Today, we'll consider the next offering -- the sin offering. But before we do so, and before we can fully understand the need for such an offering, it is important for us to understand the nature of sin, and why it is a problem for us all (and may actually be an even bigger problem than we initially thought).
(A) Sin: Our condition and rebellion against a holy God
We'll begin by examining, not what we think sin is, but what the Bible says about sin. In Gen 1:26, we learn that there was an order to creation. The Creator God made all creation, and within creation, man was made to rule over other created things. The problem of the fall (Gen 3:14-19) was a subversion of this order -- Eve listened to the serpent and Adam did not protect his wife as God obeyed, and both put their own desires above the commands of God. Sin is overthrowing the divine order. It is going against God's intention and directly challenging God.
In Gen 3:6, we also learn that even before acting on it, Eve's heart betrayed her rebellion and disobedience. Look at what she thought of it -- "good for food", "delight", "desired". Sin is not merely doing something wrong outwardly, it begins in the heart. In fact, because we are descendants of Adam, we are all born into this world spiritually dead and enslaved to this sin condition (Rom 5:12). As sinners, we make a practice of lawlessness, as a result of our deeply rooted sin nature which is so embedded as part of our identity (1 John 3:4). We no longer recognise the sovereignty and supremacy of God as king of heaven and earth and all that is in it. As a result, we are cut off from God. We see this in Gen 3:24, where Adam and Eve were exiled from the Garden. The way back requires any individual to pass by the cherubim with the flaming sword (Gen 3:24).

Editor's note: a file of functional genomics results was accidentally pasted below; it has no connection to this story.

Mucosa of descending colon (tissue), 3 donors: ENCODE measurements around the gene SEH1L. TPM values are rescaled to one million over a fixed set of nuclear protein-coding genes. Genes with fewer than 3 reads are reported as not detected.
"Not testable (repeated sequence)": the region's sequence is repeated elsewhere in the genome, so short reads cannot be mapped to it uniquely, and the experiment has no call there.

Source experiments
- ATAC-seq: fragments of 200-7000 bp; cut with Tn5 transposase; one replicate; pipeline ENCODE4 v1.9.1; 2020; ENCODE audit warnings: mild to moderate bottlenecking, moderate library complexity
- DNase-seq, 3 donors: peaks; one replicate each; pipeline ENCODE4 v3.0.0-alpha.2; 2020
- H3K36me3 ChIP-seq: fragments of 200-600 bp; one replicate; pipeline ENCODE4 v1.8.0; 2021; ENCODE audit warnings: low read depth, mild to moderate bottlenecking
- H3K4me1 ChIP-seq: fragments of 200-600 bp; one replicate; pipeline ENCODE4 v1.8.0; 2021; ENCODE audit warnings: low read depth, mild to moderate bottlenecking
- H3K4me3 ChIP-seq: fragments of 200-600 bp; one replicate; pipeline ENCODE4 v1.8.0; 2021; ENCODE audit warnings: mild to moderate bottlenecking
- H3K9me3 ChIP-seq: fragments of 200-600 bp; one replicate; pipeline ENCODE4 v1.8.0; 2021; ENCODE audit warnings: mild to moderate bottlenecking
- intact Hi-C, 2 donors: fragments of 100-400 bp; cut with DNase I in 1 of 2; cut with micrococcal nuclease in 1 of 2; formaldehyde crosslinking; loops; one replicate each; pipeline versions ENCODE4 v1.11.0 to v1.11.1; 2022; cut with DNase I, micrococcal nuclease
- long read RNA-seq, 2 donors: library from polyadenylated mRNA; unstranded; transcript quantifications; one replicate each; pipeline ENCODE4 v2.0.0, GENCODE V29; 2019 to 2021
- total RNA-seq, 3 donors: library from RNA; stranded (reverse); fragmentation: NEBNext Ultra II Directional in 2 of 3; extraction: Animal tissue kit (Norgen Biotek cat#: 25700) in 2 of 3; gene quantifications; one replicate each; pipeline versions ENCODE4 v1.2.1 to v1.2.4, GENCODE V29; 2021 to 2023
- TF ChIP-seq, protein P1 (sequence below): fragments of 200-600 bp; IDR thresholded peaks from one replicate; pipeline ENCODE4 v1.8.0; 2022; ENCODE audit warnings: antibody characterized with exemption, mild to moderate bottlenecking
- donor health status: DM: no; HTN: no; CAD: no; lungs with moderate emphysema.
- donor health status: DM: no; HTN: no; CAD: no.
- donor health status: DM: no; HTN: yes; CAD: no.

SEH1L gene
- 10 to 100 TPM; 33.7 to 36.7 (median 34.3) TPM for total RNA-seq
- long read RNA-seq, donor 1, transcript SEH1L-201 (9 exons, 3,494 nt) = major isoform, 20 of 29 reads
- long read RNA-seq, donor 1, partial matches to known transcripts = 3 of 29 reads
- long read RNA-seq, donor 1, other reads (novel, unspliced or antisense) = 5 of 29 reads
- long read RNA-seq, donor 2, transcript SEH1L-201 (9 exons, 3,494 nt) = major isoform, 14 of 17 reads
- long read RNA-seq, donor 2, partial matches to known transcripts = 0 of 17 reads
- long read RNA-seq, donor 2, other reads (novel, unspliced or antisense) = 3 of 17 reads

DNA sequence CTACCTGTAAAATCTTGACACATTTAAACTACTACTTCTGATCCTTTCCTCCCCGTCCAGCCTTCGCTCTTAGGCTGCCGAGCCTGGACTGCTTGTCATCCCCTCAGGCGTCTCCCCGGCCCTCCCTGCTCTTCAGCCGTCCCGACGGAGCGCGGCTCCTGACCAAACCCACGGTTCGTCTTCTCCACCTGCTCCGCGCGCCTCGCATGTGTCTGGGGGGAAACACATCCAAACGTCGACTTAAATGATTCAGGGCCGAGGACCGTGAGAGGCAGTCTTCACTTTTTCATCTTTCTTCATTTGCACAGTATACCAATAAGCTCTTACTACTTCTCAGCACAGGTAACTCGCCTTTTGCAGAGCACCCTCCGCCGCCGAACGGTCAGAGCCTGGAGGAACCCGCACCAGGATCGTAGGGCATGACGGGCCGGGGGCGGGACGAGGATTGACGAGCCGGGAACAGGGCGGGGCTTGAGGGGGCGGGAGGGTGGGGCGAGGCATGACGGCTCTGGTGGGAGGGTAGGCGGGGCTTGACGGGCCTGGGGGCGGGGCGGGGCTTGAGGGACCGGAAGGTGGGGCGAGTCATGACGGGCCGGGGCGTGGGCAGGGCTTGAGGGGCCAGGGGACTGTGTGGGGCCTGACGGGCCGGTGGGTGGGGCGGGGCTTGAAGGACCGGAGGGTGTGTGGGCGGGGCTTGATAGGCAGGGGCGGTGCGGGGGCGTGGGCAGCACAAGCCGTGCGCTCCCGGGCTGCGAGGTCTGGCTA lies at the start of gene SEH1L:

But how do we respond to sin? There are two ways we can react to all these. If we think that sin is equivalent to a violation of the law, we will resolve to do everything in our power to minimise and avoid it. However, the verses above remind us that sin is not less than wilful obedience, and our sin problem is far greater than we think. If we are far more enslaved to it than we care to admit, it means that even on our best days, our best efforts by which we try and justify ourselves are but filthy rags. If sin is my inherent condition, I cannot do anything about it to save myself, and this only means one thing -- I need God's help. This is important for us to know. In fact, God knows and is not interested in us trying to save ourselves, as if our burnt offerings in and of themselves can please Him. Ps 51:16-17 remind us that He is interested in the state of our hearts and requires us come with hearts that acknowledge our own helplessness.
(B) Sin Offerings: The atonement that enables us to live with a holy God (Leviticus 4:1-5:13)